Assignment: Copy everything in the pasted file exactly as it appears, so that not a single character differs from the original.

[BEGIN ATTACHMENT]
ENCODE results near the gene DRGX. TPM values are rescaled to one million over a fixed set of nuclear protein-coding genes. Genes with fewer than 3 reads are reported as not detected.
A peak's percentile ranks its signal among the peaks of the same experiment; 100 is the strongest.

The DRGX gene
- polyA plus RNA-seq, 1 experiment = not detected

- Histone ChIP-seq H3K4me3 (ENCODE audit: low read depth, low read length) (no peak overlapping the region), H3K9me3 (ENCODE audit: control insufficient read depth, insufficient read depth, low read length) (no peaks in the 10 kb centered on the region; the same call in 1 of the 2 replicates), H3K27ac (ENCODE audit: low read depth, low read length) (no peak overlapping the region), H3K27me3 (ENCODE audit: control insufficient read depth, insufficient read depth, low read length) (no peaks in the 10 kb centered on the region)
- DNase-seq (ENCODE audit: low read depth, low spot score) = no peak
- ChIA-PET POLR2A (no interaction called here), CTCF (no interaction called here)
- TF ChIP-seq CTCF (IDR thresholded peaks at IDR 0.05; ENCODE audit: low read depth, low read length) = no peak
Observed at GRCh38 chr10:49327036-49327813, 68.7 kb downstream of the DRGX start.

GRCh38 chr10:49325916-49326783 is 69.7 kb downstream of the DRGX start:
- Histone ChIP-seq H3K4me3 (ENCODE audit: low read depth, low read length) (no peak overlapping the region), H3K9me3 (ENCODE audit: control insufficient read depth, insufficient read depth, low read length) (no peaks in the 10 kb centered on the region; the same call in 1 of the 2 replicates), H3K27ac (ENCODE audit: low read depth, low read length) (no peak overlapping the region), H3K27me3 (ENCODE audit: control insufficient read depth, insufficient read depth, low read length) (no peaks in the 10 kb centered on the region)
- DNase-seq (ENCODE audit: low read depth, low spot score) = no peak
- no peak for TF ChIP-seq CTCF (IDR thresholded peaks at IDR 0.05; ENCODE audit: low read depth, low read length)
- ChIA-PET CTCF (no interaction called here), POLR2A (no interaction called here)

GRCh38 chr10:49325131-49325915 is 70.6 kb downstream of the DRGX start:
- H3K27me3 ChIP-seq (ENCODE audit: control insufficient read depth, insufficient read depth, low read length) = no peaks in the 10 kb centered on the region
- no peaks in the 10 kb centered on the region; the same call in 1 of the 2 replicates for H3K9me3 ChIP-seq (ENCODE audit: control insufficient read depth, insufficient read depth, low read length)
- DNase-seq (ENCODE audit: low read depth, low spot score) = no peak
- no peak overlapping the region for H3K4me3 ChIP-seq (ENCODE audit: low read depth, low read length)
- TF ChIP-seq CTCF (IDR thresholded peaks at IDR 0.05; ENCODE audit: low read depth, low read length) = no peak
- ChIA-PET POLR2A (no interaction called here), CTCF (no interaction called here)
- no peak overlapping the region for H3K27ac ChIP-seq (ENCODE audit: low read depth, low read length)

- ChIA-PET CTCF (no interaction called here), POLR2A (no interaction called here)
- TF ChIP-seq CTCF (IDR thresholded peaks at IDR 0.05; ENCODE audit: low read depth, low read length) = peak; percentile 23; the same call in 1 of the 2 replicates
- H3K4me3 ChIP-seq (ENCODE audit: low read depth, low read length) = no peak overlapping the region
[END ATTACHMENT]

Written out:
ENCODE results near the gene DRGX. TPM values are rescaled to one million over a fixed set of nuclear protein-coding genes. Genes with fewer than 3 reads are reported as not detected.
A peak's percentile ranks its signal among the peaks of the same experiment; 100 is the strongest.

The DRGX gene
- polyA plus RNA-seq, 1 experiment = not detected

- Histone ChIP-seq H3K4me3 (ENCODE audit: low read depth, low read length) (no peak overlapping the region), H3K9me3 (ENCODE audit: control insufficient read depth, insufficient read depth, low read length) (no peaks in the 10 kb centered on the region; the same call in 1 of the 2 replicates), H3K27ac (ENCODE audit: low read depth, low read length) (no peak overlapping the region), H3K27me3 (ENCODE audit: control insufficient read depth, insufficient read depth, low read length) (no peaks in the 10 kb centered on the region)
- DNase-seq (ENCODE audit: low read depth, low spot score) = no peak
- ChIA-PET POLR2A (no interaction called here), CTCF (no interaction called here)
- TF ChIP-seq CTCF (IDR thresholded peaks at IDR 0.05; ENCODE audit: low read depth, low read length) = no peak
Observed at GRCh38 chr10:49327036-49327813, 68.7 kb downstream of the DRGX start.

GRCh38 chr10:49325916-49326783 is 69.7 kb downstream of the DRGX start:
- Histone ChIP-seq H3K4me3 (ENCODE audit: low read depth, low read length) (no peak overlapping the region), H3K9me3 (ENCODE audit: control insufficient read depth, insufficient read depth, low read length) (no peaks in the 10 kb centered on the region; the same call in 1 of the 2 replicates), H3K27ac (ENCODE audit: low read depth, low read length) (no peak overlapping the region), H3K27me3 (ENCODE audit: control insufficient read depth, insufficient read depth, low read length) (no peaks in the 10 kb centered on the region)
- DNase-seq (ENCODE audit: low read depth, low spot score) = no peak
- no peak for TF ChIP-seq CTCF (IDR thresholded peaks at IDR 0.05; ENCODE audit: low read depth, low read length)
- ChIA-PET CTCF (no interaction called here), POLR2A (no interaction called here)

GRCh38 chr10:49325131-49325915 is 70.6 kb downstream of the DRGX start:
- H3K27me3 ChIP-seq (ENCODE audit: control insufficient read depth, insufficient read depth, low read length) = no peaks in the 10 kb centered on the region
- no peaks in the 10 kb centered on the region; the same call in 1 of the 2 replicates for H3K9me3 ChIP-seq (ENCODE audit: control insufficient read depth, insufficient read depth, low read length)
- DNase-seq (ENCODE audit: low read depth, low spot score) = no peak
- no peak overlapping the region for H3K4me3 ChIP-seq (ENCODE audit: low read depth, low read length)
- TF ChIP-seq CTCF (IDR thresholded peaks at IDR 0.05; ENCODE audit: low read depth, low read length) = no peak
- ChIA-PET POLR2A (no interaction called here), CTCF (no interaction called here)
- no peak overlapping the region for H3K27ac ChIP-seq (ENCODE audit: low read depth, low read length)

- ChIA-PET CTCF (no interaction called here), POLR2A (no interaction called here)
- TF ChIP-seq CTCF (IDR thresholded peaks at IDR 0.05; ENCODE audit: low read depth, low read length) = peak; percentile 23; the same call in 1 of the 2 replicates
- H3K4me3 ChIP-seq (ENCODE audit: low read depth, low read length) = no peak overlapping the region